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Since the mid-2000s, violence related to drug trafficking and other transnational crime has increased exponentially in Mexico.  By the end of the decade the public began to seriously doubt the government’s strategy and its ability to guarantee public safety.  The nature and intensity of violence in Mexico brought forth memories of the 1980s and ’90s in Colombia, when the country was besieged by the Medellín and Cali drug cartels.

Over the course of more than a decade, Colombia’s security situation has improved dramatically; it has become an “exporter” of security expertise and has trained thousands of military and police personnel in Mexico, Central and South America, and the Caribbean as well as around the world. 

What aspects of Colombia’s strategy and tactics for fighting organized crime in its own territory offer useful lessons for Mexico?  What might Colombia’s steps and missteps offer by way of example or counter-example?  What is unique about each case such that comparisons are misleading?  What do current security challenges in Colombia suggest about the threat posed by organized crime more generally?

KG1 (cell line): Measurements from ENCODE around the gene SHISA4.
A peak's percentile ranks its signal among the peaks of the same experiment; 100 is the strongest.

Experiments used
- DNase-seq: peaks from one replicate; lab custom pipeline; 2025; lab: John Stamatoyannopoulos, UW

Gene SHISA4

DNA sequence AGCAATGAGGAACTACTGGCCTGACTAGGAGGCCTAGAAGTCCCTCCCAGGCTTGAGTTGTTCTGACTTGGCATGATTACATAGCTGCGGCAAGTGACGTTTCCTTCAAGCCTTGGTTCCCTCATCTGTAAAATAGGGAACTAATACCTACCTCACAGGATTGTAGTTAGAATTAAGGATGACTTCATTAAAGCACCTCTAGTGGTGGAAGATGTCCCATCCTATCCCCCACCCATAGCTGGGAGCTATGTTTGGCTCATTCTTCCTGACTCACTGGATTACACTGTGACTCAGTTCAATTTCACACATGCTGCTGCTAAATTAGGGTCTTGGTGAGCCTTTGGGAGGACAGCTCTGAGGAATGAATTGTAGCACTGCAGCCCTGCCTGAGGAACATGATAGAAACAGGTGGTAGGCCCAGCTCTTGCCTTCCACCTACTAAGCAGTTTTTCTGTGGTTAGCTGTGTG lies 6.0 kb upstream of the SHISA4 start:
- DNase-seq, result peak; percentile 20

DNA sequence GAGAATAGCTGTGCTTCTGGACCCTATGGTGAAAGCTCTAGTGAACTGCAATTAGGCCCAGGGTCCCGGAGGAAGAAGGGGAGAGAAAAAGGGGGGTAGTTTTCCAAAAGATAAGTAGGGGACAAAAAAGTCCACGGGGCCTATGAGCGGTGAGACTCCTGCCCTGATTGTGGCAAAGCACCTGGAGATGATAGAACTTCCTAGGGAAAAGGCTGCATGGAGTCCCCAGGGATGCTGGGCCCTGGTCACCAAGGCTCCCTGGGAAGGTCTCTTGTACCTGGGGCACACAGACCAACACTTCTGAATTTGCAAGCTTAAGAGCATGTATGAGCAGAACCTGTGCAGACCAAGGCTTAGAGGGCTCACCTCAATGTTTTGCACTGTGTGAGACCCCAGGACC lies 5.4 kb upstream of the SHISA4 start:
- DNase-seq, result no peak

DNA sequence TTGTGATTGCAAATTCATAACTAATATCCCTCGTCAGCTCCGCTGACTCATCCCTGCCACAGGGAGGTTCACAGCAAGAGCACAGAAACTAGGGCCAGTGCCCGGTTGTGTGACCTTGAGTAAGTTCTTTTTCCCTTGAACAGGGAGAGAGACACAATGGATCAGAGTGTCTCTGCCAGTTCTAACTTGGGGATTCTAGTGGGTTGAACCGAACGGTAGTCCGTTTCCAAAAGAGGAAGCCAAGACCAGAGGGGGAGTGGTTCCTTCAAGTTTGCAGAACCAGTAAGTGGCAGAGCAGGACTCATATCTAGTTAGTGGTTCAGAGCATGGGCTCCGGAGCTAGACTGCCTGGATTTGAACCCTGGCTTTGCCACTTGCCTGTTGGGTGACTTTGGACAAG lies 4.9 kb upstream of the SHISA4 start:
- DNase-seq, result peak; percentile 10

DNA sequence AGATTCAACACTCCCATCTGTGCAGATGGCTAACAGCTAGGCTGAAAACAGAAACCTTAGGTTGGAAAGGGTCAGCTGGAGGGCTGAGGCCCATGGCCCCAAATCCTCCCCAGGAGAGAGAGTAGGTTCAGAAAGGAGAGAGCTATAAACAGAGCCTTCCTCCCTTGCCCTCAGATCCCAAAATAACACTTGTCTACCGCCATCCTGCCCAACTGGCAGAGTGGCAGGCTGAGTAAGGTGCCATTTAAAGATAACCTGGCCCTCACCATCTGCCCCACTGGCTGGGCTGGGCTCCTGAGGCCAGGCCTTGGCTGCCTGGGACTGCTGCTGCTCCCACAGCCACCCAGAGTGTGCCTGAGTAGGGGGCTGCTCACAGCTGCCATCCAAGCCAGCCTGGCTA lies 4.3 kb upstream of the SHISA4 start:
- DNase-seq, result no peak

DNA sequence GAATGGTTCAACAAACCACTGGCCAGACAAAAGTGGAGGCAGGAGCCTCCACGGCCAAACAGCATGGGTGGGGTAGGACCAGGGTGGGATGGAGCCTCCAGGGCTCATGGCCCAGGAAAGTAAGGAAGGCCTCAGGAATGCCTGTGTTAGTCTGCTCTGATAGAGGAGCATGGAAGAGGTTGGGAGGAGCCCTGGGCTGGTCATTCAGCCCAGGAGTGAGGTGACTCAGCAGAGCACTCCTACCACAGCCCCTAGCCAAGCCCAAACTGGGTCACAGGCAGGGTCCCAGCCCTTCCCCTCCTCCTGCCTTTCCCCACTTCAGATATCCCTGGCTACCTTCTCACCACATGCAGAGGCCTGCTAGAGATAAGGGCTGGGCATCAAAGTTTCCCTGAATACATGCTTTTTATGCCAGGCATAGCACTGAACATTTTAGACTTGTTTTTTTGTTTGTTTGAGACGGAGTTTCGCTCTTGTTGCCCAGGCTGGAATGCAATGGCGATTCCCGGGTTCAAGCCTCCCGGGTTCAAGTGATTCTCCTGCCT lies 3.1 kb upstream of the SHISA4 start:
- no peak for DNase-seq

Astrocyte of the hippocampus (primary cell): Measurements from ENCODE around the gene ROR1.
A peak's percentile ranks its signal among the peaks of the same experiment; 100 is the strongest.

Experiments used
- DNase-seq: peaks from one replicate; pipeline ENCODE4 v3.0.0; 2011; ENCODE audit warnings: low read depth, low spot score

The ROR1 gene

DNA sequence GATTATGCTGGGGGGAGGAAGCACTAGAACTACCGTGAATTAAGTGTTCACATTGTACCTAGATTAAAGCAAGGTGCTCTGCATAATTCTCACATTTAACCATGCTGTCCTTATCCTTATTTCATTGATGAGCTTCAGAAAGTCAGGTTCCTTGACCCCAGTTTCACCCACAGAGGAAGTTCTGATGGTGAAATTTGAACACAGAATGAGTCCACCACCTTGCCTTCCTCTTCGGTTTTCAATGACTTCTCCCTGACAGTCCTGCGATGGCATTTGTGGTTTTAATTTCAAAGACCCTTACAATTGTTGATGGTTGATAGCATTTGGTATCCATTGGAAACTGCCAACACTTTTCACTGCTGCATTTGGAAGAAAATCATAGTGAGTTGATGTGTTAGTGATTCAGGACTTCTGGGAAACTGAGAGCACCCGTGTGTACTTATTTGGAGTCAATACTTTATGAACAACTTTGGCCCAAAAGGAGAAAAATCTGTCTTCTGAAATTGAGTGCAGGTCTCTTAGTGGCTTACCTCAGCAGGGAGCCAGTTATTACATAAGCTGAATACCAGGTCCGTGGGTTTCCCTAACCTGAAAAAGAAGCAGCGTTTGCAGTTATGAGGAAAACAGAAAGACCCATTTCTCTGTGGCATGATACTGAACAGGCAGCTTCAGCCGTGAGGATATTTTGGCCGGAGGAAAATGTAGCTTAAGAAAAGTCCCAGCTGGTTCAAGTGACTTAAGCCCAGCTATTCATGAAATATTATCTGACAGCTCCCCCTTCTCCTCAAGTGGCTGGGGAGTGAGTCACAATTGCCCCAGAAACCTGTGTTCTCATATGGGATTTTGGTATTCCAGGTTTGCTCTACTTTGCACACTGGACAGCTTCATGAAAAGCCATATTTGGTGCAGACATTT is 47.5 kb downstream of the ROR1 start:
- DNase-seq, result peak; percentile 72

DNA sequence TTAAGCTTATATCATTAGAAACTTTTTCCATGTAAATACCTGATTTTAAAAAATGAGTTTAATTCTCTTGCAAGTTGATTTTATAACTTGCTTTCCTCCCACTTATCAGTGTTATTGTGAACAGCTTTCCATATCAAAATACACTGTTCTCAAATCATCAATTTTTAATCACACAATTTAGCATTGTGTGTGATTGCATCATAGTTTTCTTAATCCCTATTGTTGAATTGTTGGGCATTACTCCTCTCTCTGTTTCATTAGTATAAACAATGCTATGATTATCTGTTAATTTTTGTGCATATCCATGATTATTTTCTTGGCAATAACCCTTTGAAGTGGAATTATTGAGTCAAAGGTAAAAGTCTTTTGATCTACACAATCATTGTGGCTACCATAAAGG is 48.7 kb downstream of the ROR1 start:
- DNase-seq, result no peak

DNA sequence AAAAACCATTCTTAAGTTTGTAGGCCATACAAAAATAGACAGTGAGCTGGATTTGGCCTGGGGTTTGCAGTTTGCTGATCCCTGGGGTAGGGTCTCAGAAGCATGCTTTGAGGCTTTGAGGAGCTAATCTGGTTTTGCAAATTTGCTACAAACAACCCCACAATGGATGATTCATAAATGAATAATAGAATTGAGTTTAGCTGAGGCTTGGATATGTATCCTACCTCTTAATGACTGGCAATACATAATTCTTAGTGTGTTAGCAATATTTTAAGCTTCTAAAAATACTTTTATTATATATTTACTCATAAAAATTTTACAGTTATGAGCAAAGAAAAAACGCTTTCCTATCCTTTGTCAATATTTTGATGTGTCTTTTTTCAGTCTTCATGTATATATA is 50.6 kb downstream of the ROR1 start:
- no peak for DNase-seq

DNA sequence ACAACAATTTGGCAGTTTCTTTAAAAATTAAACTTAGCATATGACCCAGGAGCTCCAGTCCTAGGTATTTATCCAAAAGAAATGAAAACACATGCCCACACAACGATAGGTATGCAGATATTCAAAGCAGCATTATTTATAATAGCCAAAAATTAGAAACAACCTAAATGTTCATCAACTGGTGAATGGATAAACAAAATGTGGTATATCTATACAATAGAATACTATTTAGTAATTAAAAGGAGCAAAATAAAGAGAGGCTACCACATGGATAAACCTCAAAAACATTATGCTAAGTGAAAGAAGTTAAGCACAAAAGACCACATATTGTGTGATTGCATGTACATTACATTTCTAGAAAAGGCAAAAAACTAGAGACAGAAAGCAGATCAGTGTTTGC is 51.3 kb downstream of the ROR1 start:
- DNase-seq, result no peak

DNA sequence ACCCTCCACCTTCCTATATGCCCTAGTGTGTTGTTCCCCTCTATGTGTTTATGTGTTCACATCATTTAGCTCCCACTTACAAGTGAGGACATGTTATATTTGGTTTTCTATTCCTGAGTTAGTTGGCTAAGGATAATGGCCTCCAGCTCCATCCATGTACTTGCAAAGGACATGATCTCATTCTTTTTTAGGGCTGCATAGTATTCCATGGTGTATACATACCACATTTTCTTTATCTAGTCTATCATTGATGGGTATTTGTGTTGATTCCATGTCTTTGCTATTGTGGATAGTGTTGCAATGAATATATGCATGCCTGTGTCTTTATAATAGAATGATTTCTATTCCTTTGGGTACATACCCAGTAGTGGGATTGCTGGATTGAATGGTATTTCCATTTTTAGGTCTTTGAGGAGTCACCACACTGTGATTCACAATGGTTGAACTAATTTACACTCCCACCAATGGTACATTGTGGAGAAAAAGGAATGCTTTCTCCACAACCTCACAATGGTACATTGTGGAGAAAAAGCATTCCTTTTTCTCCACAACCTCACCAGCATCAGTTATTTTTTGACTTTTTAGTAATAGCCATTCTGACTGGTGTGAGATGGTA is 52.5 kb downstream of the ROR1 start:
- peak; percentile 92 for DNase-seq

In One Goal, Two Struggles: Confronting Crime and Violence in Mexico and Colombia, international experts address the utility of comparing Colombia and Mexico’s experiences and strategy for combatting organized crime and violence more generally.


Latin American Program

The Wilson Center’s prestigious Latin American Program provides non-partisan expertise to a broad community of decision makers in the United States and Latin America on critical policy issues facing the Hemisphere. The Program provides insightful and actionable research for policymakers, private sector leaders, journalists, and public intellectuals in the United States and Latin America. To bridge the gap between scholarship and policy action, it fosters new inquiry, sponsors high-level public and private meetings among multiple stakeholders, and explores policy options to improve outcomes for citizens throughout the Americas. Drawing on the Wilson Center’s strength as the nation’s key non-partisan forum, the Program serves as a trusted source of analysis and a vital point of contact between the worlds of scholarship and action.  Read more

Mexico Institute

The Mexico Institute seeks to improve understanding, communication, and cooperation between Mexico and the United States by promoting original research, encouraging public discussion, and proposing policy options for enhancing the bilateral relationship. A binational Advisory Board, chaired by Luis Téllez and Earl Anthony Wayne, oversees the work of the Mexico Institute.   Read more

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